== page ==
Revised as of 31 July 2017
Quantifiers is a very small group and refers to indefinite quantities; the post, “Quantifier“, explores this in greater detail.
Amazing what grammarians will come up with, although I can sympathize — you should see me sorting nuts, bolts, screws, and nails!
Grammar Explanations is…
…an evolving list of the structural rules and principles that determines where words are placed in phrases or sentences as well as how the language is spoken. Sometimes I run across an example that helps explain better or another “also known as”. Heck, there’s always a better way to explain it, so if it makes quicker and/or better sense, I would appreciate suggestions and comments from anyone… Are there areas of grammar with which you struggle? If you’d like to track it, bookmark this page and consider sharing this Grammar Explanation with friends by by tweeting it.
|Credit to: Woodward English; Style Sheet for the 1632 Series|
|Definition: A closed class that determines what is being referred to in an utterance — words which signal that a noun will follow.
Determiners may also be divided into specific and general determiners, which are another way of saying essential or nonessential, restrictive or nonrestrictive.
|Identifiers||Definition: Labels the identity of a particular or a unique object or a unique class of objects. This could be an idea, a physical object or the physical substance. It could be a name, number, word, letter, symbol, or a combination of these.|
|There are restrictive and nonrestrictive identifiers, sometimes referred to as essential and nonessential.
Types of Identifiers:
|Definite Article||Definition: An essential, restrictive article that determines a specific or particular noun. It identifies a particular item.
Rule: No commas.
A.k.a., restrictive identifier, essential identifier
|List of Essential Definite Articles|
Look at the ball.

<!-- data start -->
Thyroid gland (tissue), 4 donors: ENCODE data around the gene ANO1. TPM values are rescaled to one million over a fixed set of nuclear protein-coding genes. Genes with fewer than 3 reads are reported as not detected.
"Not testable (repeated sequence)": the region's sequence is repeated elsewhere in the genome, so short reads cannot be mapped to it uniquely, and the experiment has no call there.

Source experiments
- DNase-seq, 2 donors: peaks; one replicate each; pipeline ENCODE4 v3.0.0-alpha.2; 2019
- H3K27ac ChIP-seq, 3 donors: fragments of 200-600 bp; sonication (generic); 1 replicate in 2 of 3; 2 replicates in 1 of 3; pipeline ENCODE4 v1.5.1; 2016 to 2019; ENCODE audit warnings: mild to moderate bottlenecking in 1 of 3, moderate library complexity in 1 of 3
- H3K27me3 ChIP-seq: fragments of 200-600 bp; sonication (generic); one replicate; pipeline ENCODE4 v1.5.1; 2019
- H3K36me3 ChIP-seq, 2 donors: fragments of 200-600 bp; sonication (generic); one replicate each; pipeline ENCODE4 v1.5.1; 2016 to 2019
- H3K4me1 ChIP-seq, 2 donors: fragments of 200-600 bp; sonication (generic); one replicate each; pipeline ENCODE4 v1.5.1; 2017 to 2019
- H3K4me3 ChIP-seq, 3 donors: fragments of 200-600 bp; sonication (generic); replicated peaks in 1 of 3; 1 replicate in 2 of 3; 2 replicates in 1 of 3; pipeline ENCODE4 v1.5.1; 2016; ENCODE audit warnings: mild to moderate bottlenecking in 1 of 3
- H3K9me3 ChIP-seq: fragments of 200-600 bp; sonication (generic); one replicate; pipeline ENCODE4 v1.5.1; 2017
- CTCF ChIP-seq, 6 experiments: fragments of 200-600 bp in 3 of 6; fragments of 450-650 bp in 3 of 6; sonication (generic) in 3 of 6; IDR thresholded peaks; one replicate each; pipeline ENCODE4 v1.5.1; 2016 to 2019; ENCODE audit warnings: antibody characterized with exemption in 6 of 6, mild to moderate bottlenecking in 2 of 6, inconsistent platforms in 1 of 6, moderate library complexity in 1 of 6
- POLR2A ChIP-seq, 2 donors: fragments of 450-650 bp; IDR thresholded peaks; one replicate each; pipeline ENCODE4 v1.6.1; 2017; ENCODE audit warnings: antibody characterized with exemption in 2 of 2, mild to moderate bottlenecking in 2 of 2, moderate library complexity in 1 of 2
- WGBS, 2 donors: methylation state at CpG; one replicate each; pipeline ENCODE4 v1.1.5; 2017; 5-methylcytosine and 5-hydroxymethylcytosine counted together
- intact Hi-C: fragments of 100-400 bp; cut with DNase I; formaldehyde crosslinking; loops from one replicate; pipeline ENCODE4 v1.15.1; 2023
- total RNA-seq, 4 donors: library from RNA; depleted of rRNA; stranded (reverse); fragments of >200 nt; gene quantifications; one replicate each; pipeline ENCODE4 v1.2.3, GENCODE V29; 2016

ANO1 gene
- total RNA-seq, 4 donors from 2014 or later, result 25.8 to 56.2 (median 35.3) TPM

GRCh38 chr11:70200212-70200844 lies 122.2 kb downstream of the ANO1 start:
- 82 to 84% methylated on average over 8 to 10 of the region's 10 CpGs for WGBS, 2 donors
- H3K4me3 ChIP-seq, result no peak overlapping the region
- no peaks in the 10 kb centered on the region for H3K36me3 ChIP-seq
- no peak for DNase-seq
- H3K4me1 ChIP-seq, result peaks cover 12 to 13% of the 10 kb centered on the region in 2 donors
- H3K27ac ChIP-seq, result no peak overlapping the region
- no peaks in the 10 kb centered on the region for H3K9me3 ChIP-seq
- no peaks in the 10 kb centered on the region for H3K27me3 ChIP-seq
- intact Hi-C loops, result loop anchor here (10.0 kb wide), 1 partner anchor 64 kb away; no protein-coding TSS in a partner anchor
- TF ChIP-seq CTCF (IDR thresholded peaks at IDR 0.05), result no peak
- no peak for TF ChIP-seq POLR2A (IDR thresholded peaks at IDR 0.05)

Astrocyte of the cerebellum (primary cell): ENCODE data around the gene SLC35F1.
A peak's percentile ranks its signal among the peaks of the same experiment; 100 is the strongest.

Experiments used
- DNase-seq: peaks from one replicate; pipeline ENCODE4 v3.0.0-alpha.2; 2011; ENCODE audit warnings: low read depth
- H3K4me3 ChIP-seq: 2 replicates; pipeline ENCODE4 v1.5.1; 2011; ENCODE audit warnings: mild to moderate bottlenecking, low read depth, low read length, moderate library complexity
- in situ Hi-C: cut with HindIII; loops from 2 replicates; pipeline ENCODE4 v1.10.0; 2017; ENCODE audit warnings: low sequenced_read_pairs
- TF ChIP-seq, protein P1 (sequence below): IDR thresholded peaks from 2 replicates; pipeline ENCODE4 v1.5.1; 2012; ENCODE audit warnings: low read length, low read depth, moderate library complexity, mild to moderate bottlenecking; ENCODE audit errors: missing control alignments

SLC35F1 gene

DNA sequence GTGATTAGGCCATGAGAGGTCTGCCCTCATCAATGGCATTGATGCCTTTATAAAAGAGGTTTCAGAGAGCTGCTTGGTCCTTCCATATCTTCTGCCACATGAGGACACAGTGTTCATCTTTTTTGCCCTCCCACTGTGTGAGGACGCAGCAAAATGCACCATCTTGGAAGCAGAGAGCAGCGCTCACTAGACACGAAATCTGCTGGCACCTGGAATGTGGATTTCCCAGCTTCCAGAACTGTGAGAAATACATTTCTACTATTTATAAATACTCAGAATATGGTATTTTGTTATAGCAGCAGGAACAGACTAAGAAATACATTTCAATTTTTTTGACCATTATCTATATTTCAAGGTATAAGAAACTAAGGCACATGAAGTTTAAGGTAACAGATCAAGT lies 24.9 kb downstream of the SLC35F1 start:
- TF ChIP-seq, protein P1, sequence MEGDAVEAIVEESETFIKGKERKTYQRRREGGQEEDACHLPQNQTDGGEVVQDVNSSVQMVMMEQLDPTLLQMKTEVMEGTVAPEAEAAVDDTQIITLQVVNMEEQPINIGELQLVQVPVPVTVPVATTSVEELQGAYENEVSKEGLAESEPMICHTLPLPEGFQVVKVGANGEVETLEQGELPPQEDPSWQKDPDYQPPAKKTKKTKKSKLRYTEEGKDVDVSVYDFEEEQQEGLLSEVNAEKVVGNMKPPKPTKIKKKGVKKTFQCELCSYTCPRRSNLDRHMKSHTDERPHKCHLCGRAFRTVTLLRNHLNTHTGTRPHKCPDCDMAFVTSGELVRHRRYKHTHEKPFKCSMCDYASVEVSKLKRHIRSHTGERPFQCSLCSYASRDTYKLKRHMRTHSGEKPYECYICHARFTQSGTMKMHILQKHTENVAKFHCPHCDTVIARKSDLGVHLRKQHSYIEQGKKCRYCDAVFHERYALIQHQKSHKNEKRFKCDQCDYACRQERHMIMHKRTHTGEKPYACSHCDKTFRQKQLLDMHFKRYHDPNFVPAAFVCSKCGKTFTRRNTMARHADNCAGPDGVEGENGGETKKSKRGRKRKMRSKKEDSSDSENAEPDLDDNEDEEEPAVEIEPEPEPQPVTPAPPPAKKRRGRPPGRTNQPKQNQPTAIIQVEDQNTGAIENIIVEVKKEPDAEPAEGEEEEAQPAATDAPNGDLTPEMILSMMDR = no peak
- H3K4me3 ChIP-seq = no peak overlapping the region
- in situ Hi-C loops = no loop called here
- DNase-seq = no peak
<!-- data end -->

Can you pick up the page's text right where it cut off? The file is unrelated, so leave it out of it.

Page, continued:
Find the car keys.
She ran down that alley.
This is the letter mother sent to me.
That man came into the room.
The football team was led by the quarterback Joe Namath.
The artist Pablo Picasso both destroyed and created the avant-garde.
|Indefinite Article||Definition: A nonessential, nonrestrictive article that modifies non-specific or non-particular nouns. It simply identifies one of any number of similar items.
|List of Nonessential Indefinite Articles|
|A||Rule: Use a before words that begin with a consonant sound.|
|That was a great catch.
It was a detail that was overlooked.
She saw it as a ladder to the stars.
This is a letter mother sent to me.
A man came into a room.
|An||Rule: Use an before words that begin with a vowel sound.
Most acronyms and words beginning with an “h”, and pronounced with an “aitch” sound, will use “an” in front of it.
Explore the difference between a and an in the post, “Grammar Explanation & Word Confusion: A and An.
|He would need an angioplasty.
Do you hear an echo?
I had to hand it to her, it was an Oscar-award moment.
|Some||Rule: Use for the plural nouns.
It can be followed by any adverb, adjective, plural noun or uncountable noun whatsoever (as long as there’s a noun somewhere in the vicinity to complete the noun phrase).
I would like some flowers, please.
Now those are some blue shoes!
You should see some buildings up ahead.
Can we buy some camels?
Oh, man, those are some ugly clothes.
Can you pick up some brushes while you’re out?
We some soda for tonight.
…and pick up some water while you’re out.
I have some some dollar bills
|Demonstratives||Definition: Used to show:
Four Demonstrative Identifiers:
A.k.a., specific determiner
|Demonstrative Adjective||Definition: Show whether the noun they refer to is singular or plural and whether it is located near to or far from the speaker or writer (Using English).|